Do you suspect your child needs glasses? When children are going through vital developmental in their early childhood, they get about 80% of their learning through visual stimuli. Therefore assessing and testing their eyes during these early years is vital to ensure that they reach social and intellectual milestones.
Plus, it gives them the self-confidence to go out into the yard or playground and explore.
As parents, there are tell-tale signs that can be picked up during infancy and early childhood that point toward vision problems. Generally, the more serious the problem, the earlier it’s picked up.
During the first few months, a baby has very poor vision, with little visual acuity, and seeing mostly in black and white. After six months, their sight should naturally sharpen, and they should have better hand-eye coordination.
At this point, you should take your child for their first eye exam. After this, an eye exam should happen from the age of three onwards every year.
A simple, well-proven surgery can restore sight to millions, and something even simpler, a pair of glasses, can make millions more see.
Signs of Poor EyeSight
- Constantly sitting too close to the television or holding a book close to their face
- Squinting to see clearly
- High sensitivity to light and shielding the eyes
- Avoiding certain things like close activities (reading, coloring), or distant activities (playing with a ball or tag).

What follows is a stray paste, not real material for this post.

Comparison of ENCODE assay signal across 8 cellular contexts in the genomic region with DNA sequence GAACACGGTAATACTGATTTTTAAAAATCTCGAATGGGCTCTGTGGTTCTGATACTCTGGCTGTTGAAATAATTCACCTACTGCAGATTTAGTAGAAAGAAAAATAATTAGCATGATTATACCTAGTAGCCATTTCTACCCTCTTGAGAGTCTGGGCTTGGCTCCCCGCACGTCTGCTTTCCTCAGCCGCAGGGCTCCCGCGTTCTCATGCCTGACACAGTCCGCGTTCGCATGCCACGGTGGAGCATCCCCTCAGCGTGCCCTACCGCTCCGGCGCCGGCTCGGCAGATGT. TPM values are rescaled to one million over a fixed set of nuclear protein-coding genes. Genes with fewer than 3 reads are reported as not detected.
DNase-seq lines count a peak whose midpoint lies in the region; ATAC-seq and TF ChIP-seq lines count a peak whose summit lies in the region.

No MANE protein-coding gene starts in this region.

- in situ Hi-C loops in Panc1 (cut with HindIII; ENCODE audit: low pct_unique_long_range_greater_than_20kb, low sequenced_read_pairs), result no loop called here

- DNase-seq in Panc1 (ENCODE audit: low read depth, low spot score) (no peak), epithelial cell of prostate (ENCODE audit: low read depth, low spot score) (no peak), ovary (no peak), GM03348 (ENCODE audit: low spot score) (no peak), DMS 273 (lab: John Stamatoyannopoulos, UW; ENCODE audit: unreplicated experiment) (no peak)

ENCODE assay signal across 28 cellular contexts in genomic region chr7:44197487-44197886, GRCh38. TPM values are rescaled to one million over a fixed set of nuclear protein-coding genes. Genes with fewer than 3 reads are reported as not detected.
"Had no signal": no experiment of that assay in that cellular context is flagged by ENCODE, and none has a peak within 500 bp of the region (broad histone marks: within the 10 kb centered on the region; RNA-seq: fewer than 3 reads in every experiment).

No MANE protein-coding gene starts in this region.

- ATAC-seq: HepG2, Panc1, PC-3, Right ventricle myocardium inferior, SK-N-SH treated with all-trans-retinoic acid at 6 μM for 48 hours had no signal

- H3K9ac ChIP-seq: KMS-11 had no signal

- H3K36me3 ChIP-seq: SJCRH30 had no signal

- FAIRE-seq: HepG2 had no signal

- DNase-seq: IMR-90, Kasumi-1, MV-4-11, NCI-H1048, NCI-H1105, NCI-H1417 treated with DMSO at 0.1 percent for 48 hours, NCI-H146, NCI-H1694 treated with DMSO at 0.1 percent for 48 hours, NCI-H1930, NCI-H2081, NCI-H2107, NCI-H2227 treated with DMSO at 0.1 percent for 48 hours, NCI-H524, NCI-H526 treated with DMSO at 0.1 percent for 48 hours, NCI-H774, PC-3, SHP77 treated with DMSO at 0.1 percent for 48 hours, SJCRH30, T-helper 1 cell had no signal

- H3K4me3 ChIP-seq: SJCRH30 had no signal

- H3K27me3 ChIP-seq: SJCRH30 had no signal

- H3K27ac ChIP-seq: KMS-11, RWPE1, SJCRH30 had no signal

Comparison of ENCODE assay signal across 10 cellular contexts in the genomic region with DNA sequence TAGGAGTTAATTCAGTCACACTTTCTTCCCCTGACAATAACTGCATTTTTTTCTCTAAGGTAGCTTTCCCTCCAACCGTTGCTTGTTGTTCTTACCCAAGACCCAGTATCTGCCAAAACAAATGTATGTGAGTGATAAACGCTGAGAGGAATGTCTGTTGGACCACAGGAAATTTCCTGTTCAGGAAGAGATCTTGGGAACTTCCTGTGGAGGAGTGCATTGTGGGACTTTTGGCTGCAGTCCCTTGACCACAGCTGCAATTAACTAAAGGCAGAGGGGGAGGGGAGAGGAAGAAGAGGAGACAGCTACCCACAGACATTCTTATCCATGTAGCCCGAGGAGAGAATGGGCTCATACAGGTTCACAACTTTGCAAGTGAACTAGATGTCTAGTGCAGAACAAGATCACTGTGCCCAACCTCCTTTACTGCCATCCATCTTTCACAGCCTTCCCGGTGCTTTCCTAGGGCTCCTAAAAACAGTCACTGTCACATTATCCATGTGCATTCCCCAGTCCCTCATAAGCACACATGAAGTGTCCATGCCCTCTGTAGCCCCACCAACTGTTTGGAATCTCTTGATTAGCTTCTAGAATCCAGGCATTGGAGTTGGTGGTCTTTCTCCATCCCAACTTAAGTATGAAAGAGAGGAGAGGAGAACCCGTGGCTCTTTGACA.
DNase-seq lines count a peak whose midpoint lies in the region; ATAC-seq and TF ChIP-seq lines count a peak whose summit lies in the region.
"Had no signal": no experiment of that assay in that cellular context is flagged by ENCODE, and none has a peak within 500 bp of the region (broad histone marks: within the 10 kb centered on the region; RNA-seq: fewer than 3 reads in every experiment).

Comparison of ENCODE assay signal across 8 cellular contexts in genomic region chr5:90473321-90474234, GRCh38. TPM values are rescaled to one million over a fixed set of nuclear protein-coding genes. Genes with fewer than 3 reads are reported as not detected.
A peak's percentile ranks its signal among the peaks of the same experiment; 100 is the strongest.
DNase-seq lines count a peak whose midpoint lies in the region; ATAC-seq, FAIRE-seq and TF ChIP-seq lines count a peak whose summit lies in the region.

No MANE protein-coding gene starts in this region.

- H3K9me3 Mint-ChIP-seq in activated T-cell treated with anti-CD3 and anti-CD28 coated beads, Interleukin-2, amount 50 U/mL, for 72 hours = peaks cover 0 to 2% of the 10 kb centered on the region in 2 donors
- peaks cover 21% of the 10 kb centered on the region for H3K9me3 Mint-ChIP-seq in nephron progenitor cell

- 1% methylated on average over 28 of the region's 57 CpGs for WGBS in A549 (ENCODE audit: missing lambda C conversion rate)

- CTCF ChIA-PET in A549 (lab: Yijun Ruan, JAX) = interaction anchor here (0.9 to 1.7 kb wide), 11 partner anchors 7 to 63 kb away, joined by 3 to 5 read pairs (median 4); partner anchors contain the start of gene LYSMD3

- Frequent rubbing of the eyes
- Complaining of a headache or tiredness in the eyes
- Watery eyes
It never gets old watching someone receive their first pair of glasses and regain their vision and their life.
The typical problems that young children experience are:
Common with kids and can lead to crossed eyes. This can easily be corrected in the early years by wearing glasses or contact lenses.
In very rare cases, surgery is needed. However, left untreated, crossed-eyedness or strabismus can lead to permanent and irreversible vision loss.
It is also called myopia and means that children can’t see the blackboard and other faraway objects.
This is when your child has blurred or distorted vision at all distances. In most cases, these common conditions can be treated with correctly prescribed glasses or contact lenses.
The Immovable Mountain
Your child may be as stubborn as a mule and refuse to wear glasses (let alone contact lenses). If you run into opposition, try some of these methods:
- Let them select their own glasses.
- Explain the advantages of wearing glasses. Like you will be able to play sports now, or you will be able to see the computer better to play video games.
- Some children are worried they will be teased or feel different with glasses. Calm their worries by giving them an example of a superhero, cartoon character, or famous person with glasses who they can look up to.
- Don’t visit the optometrist to select glasses when they are grumpy, sick, or hungry.
- Make sure that the glasses fit correctly and are comfortable for them.
12% of people with glasses wear them as an attempt to see better. 88% of people with glasses wear them as an attempt to appear smarter.